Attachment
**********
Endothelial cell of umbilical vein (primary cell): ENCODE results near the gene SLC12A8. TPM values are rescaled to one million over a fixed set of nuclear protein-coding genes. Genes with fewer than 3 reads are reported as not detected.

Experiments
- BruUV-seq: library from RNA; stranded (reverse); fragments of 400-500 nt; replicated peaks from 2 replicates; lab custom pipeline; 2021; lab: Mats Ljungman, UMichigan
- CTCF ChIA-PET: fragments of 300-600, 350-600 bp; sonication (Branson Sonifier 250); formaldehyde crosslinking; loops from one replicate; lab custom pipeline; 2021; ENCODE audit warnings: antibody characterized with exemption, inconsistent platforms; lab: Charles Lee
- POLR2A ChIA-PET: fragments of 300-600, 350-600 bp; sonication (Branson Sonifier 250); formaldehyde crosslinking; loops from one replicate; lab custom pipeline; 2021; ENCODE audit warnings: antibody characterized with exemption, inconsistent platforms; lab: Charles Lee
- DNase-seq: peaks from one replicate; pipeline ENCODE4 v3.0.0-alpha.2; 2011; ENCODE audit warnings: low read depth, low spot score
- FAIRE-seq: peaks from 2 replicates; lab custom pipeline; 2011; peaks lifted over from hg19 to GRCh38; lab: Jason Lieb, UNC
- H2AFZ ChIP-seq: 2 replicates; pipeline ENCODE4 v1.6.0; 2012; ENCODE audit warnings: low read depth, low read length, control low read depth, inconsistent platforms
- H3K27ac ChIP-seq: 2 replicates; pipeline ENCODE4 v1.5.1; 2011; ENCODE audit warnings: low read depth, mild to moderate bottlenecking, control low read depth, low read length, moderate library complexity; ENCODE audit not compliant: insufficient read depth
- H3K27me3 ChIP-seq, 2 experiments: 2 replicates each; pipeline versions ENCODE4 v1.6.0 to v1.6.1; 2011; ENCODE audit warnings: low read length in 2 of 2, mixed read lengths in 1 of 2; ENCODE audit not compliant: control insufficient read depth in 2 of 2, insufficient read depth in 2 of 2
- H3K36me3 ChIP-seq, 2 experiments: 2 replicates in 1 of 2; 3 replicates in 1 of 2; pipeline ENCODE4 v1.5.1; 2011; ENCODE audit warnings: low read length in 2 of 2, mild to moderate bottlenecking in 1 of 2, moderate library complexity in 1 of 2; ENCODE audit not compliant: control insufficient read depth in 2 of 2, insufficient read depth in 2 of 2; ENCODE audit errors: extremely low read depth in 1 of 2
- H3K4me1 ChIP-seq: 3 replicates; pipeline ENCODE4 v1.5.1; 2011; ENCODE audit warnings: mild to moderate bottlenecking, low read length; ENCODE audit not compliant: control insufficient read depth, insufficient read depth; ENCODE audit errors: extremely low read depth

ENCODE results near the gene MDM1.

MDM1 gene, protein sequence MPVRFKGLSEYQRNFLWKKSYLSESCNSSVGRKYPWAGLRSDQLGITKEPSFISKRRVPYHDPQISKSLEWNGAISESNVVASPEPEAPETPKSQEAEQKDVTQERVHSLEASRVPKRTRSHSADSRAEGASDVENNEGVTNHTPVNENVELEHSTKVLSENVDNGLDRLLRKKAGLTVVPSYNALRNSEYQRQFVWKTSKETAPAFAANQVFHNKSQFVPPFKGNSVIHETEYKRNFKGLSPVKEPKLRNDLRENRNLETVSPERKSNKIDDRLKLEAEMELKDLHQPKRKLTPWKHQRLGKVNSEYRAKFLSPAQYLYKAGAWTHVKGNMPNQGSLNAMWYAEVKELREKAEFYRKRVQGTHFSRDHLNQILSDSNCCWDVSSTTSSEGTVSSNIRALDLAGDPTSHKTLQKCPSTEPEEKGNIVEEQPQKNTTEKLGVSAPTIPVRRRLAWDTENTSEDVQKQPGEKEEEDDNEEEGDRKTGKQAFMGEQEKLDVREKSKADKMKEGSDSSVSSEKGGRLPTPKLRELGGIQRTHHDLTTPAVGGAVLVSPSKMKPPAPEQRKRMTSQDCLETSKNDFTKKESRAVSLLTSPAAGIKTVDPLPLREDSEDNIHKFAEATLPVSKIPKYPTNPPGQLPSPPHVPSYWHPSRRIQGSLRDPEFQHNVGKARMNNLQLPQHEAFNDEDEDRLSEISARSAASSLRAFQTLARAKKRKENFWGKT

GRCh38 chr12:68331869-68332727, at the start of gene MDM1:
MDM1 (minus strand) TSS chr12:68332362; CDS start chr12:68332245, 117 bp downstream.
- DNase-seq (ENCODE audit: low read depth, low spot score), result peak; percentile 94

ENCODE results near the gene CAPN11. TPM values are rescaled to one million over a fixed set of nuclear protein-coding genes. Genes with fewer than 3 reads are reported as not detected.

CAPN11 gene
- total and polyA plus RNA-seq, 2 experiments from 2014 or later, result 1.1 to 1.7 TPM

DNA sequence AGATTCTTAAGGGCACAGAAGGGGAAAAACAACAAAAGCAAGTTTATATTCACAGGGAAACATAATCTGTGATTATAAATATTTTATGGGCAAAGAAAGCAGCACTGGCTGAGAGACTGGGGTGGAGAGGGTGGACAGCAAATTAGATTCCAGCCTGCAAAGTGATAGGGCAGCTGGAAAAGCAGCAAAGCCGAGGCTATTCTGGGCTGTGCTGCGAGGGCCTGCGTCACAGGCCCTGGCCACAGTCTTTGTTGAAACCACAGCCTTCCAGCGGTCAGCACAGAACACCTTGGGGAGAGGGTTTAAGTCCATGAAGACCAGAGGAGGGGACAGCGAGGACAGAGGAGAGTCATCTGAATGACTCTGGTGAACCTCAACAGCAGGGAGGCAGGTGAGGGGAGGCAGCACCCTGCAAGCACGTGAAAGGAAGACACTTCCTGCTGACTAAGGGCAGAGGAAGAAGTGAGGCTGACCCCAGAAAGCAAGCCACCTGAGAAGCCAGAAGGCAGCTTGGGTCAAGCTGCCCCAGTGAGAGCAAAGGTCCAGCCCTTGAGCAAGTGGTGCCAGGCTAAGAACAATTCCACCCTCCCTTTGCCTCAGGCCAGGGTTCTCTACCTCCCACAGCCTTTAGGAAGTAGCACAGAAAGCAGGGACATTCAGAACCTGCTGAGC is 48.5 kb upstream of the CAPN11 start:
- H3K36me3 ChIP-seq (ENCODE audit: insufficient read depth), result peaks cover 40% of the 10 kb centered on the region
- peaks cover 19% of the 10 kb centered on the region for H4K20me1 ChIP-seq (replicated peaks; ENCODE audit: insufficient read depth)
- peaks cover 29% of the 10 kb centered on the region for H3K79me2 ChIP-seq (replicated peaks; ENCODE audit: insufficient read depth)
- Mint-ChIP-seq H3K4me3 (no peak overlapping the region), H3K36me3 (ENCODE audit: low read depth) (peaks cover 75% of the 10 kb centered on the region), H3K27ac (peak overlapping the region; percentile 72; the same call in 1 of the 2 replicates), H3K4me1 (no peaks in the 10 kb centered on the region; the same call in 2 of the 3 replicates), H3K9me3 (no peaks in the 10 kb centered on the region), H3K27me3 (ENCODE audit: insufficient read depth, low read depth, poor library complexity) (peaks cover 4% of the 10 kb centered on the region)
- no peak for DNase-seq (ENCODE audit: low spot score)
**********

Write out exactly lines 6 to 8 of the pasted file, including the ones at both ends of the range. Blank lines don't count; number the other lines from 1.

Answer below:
- DNase-seq: peaks from one replicate; pipeline ENCODE4 v3.0.0-alpha.2; 2011; ENCODE audit warnings: low read depth, low spot score
- FAIRE-seq: peaks from 2 replicates; lab custom pipeline; 2011; peaks lifted over from hg19 to GRCh38; lab: Jason Lieb, UNC
- H2AFZ ChIP-seq: 2 replicates; pipeline ENCODE4 v1.6.0; 2012; ENCODE audit warnings: low read depth, low read length, control low read depth, inconsistent platforms